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Court of Appeals of Oregon.

STATE OF OREGON, Plaintiff-Respondent, v. CRISTOBAL DYLAN ALCANTAR, Defendant-Appellant.

Jackson County Circuit Court 130184FE

Decided: December 29, 2016

Before Sercombe, Presiding Judge, and Hadlock, Chief Judge, and Tookey, Judge. George W. Kelly argued the cause and filed the brief for appellant. Patrick M. Ebbett, Assistant Attorney General, argued the cause for respondent. With him on the brief were Ellen F. Rosenblum, Attorney General, and Anna M. Joyce, Solicitor General.


Defendant appeals a judgment of conviction for first-degree rape, ORS 163.375, and first-degree sodomy, ORS 163.405, in connection with his and a codefendant's sexual assault of a woman at a party. On appeal, defendant assigns error to the exclusion of evidence that the victim engaged in sexual behavior toward other men earlier on the night of the incident.1 More specifically, defendant argues that the trial court erred by ruling that the evidence was “past sexual behavior” for purposes of Oregon's rape shield statute, OEC 412 (2011), which makes evidence of a victim's past sexual behavior inadmissible except in certain specified circumstances.2 We agree with the state that the evidence in question was “past sexual behavior.” Accordingly, because defendant has not argued, either below or on appeal, that the evidence was admissible under one of the OEC 412 exceptions to the general rule excluding such evidence, he has not established that the trial court erred by excluding it. We therefore affirm.

The relevant facts, which we take from the record, are largely procedural. On the night of the incident giving rise to the charges against defendant, the victim and her friend attended a party that was held in a trailer. The victim later asserted that defendant raped her in a bedroom of the trailer during the party while, at the same time, codefendant also sexually assaulted her. Defendant was charged with first-degree rape and first-degree sodomy. He eventually testified at trial in support of his contention that the victim had consented to engage in sex with him during the party, in codefendant's presence.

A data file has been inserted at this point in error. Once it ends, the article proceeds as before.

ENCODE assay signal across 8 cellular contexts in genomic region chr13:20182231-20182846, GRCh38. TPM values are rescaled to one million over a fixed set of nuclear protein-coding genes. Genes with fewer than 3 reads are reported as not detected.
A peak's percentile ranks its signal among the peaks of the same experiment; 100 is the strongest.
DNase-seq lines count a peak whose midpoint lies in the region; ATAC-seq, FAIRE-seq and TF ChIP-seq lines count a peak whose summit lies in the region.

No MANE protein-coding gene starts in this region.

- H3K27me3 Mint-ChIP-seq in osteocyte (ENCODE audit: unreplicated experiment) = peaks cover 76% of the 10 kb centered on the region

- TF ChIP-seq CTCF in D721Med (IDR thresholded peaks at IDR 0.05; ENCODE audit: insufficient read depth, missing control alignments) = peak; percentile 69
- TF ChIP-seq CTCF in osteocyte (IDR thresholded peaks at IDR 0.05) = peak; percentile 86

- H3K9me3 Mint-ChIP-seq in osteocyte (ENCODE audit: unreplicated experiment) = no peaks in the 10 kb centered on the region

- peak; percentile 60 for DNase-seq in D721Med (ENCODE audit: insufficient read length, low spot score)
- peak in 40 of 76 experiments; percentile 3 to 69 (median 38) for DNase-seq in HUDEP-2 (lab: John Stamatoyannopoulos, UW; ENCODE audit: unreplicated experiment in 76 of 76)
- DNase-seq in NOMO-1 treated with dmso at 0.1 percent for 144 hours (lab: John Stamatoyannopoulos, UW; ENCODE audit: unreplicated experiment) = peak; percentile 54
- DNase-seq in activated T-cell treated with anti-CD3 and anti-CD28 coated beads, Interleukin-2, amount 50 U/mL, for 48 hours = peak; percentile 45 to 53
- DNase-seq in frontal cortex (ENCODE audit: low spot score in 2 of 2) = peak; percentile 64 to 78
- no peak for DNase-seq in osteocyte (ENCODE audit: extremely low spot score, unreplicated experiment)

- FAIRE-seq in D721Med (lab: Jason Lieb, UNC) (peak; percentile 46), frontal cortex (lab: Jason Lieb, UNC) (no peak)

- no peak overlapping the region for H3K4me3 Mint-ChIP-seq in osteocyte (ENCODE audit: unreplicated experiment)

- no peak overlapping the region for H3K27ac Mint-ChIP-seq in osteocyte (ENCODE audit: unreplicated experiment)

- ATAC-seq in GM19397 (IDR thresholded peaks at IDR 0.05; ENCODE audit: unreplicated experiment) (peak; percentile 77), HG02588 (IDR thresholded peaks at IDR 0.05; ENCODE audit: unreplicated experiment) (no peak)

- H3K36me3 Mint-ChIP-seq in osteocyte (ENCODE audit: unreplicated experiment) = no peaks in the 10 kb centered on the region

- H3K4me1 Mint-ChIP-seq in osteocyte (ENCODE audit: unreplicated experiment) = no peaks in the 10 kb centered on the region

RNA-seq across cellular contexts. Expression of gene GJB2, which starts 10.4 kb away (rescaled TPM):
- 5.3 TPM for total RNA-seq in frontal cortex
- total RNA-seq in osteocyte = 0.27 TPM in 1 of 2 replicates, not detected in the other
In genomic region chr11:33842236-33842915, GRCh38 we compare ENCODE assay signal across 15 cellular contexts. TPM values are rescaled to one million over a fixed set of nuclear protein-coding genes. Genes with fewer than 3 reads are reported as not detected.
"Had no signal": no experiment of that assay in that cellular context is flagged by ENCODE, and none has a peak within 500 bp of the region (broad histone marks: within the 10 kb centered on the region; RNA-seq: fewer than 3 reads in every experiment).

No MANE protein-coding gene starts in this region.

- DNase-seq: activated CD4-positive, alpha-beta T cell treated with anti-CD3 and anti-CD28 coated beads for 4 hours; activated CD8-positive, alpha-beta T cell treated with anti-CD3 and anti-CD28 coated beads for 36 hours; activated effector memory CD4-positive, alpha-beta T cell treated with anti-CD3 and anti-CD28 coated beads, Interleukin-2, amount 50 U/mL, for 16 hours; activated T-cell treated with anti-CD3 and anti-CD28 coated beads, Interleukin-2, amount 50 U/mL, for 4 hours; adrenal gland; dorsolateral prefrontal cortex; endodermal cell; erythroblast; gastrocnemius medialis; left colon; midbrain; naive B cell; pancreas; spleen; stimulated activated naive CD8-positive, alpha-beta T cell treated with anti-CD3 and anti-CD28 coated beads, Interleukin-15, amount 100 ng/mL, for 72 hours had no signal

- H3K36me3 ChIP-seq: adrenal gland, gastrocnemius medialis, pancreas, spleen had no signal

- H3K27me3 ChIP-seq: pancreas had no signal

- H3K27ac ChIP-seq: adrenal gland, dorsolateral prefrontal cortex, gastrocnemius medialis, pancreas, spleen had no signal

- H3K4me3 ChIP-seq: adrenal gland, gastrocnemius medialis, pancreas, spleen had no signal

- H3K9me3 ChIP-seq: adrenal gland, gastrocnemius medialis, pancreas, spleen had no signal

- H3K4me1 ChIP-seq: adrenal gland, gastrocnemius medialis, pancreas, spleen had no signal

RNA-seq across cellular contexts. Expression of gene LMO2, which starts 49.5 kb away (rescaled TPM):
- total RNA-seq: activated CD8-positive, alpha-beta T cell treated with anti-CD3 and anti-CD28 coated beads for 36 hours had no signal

Before trial, the state filed a motion in limine to prevent the admission of evidence of the victim's sexual history and reputation, which defendant sought to admit. Specifically, the state pointed to statements made to the police by defendant, codefendant, and other people who had been at the party, alleging that the victim had engaged in sexual behavior with others during the course of that evening. Pertinent to this appeal, the state identified the following statements: (1) “[Codefendant's] statement that the victim had danced on several men's laps and exposed her breasts, and that the victim possibly had * * * gone into the bathroom with another man”; (2) “[A witness's] statement that he [the witness] had sex with the victim two hours before the incident”; and (3) “[A different witness's] statement that the victim had exposed her buttocks outside the trailer.”3 The state argued that the evidence was of “past sexual behavior” and, therefore, was inadmissible unless it fell within one of the exceptions to OEC 412(2) and was admitted under the procedures set forth in OEC 412(4).4 Thus, because neither defendant nor codefendant had filed a timely motion under the rule, the state requested that the court exclude all such evidence.

Defendant responded that the evidence the state wished to exclude was not evidence of “past sexual behavior.” Rather, defendant stated that “it is behavior that occurred on the day in question. And in order for us to put on our case we need to have the facts of what occurred for the jury.” Defendant argued that, because the defense theory was that the victim consented, “everything she did [that night] is going to be part of that theory.” In response, the state reiterated that, “[e]ven if it's the night in question it's still past sexual history. If it was subsequent behavior it would be past sexual history. [Defendant] can't get into any of the other evidence other than the specific incident implicated by the allegations.”